People all over the country are concerned about their utility and electricity use during extreme temperatures both in the summer and in the winter months. Additionally, people tend to use electricity more during these times for recreational use or for cooking and running major appliances. Although we are forced to keep our homes at temperatures that prevent us from being exposed to this extreme heat and cold, but where is the line between practical and excessive? Is the majority of our energy consumption necessary?
A Financial Hardship
Most people who have an average or below average annual income will tell you that some of the most financially straining bills every month are their electricity or gas bills. In some instance, these bills can be several hundred dollars due to a number of factors. Even homes that are under 2,000 square feet can have high utility bills. Poor insulation, the home’s age, and number of appliances can haves a major impact. Other factors can be location, the number of residents, and efficiency of the HVAC system. There are, however, things you can do to help save money and reduce wear and tear on appliances, while keeping the financial strain to a minimum.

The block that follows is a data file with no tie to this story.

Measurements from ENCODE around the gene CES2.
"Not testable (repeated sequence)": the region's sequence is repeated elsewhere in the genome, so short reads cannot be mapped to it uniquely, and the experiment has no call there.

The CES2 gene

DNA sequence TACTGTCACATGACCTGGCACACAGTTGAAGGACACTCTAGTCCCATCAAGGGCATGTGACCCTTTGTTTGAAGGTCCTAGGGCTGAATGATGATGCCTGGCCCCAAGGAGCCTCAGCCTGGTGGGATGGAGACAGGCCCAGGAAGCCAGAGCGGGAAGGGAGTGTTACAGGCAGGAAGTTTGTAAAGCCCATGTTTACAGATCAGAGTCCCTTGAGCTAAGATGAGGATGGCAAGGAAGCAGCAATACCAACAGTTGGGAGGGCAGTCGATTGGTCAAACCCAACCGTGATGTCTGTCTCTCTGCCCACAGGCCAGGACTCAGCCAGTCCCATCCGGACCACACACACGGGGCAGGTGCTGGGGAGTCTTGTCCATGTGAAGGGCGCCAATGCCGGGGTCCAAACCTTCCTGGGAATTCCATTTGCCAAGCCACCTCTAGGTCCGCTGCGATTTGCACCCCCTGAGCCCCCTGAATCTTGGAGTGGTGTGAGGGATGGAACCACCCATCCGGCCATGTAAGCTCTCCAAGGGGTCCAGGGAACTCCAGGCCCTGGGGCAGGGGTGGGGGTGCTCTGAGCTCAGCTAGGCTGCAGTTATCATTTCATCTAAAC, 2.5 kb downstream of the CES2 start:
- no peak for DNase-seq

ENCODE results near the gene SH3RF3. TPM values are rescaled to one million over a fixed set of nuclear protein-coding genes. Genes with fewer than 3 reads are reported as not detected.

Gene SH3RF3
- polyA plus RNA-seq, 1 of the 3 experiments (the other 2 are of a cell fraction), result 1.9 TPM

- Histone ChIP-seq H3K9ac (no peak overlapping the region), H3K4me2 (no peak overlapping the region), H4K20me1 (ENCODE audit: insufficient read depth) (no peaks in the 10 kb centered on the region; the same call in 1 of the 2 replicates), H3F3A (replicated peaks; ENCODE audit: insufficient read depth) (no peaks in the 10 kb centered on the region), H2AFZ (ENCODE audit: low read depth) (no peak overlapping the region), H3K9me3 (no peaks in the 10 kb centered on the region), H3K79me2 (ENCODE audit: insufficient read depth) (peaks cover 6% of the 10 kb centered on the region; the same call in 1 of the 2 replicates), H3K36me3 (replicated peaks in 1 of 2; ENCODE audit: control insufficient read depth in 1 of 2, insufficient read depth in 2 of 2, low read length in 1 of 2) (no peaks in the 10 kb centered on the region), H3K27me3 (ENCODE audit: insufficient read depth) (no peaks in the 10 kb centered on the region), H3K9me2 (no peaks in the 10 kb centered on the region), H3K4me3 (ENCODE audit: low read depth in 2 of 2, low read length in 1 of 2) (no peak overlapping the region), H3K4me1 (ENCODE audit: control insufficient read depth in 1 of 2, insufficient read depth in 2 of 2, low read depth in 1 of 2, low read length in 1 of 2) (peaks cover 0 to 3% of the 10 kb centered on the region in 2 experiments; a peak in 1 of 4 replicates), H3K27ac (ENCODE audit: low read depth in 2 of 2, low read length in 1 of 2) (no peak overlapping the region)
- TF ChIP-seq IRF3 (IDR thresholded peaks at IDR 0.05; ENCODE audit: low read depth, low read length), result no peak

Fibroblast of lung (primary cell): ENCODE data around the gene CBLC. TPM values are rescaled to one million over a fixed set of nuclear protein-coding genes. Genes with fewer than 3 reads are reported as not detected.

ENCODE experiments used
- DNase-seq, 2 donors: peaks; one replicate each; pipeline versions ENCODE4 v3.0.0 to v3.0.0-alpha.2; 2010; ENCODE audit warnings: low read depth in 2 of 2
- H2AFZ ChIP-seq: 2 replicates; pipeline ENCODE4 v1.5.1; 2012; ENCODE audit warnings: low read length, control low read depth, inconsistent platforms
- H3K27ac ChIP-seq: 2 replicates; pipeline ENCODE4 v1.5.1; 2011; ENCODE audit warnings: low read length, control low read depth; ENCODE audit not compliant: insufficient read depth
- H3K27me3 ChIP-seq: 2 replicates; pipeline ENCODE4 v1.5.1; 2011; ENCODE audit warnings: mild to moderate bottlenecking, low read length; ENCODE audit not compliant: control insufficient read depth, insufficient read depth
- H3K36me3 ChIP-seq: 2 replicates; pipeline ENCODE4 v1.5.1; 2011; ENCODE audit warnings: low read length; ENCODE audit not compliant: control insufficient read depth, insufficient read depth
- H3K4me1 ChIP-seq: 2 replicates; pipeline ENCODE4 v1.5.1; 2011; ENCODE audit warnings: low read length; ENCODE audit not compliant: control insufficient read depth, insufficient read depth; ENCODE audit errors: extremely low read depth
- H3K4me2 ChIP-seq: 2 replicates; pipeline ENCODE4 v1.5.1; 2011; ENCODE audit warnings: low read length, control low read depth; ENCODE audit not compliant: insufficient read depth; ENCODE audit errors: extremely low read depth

Experts recommend having your insulation replaced every decade or so, as well as keeping windows and doors sealed properly. HVAC units must be replaced every 10 to 15 years, and covering windows with quality products such as blackout curtains and blinds can be impactful.
There are community outreach programs and local government programs available to temporarily assist those families who have limited income and who qualify for temporary assistance. Anyone who is facing disconnection or who is behind a month or two can submit their paperwork for approval.
Be Mindful Of Useage
We use electricity daily for a number of things, but we rarely think about how we can decrease our overall use. For example, do you really need to set the thermostat so low in the summer. While most people will argue their point to have the temperature at 68 degrees, setting it at 70 will not create much of a comfort difference, but can be very impactful on the next utility bill.
Keep in mind that the Department of Energy recommends to keep the thermostat set at 78 degrees during warm weather months to see the best savings on your energy bill. In the winter months, the thermostat should be set to 68 degrees for optimal savings. What it really boils down to, is that most people can cut their use dramatically without seeing an actual impact in their daily lives. Remember to turn down the heat setting on the water heater, turn off that light, and bump the thermostat up a few degrees, while keeping windows covered adequately with curtains and blinds and you will be able to watch the savings begin to stack up.
With some practice and pre-planning, you can help prevent financial strain from expensive utility bills and help reduce the burden on your wallet. Over time, saving money on utilities will become a habit and require less mindfulness when using household appliances and HVAC units when paired with common sense home maintenance and preventative measures.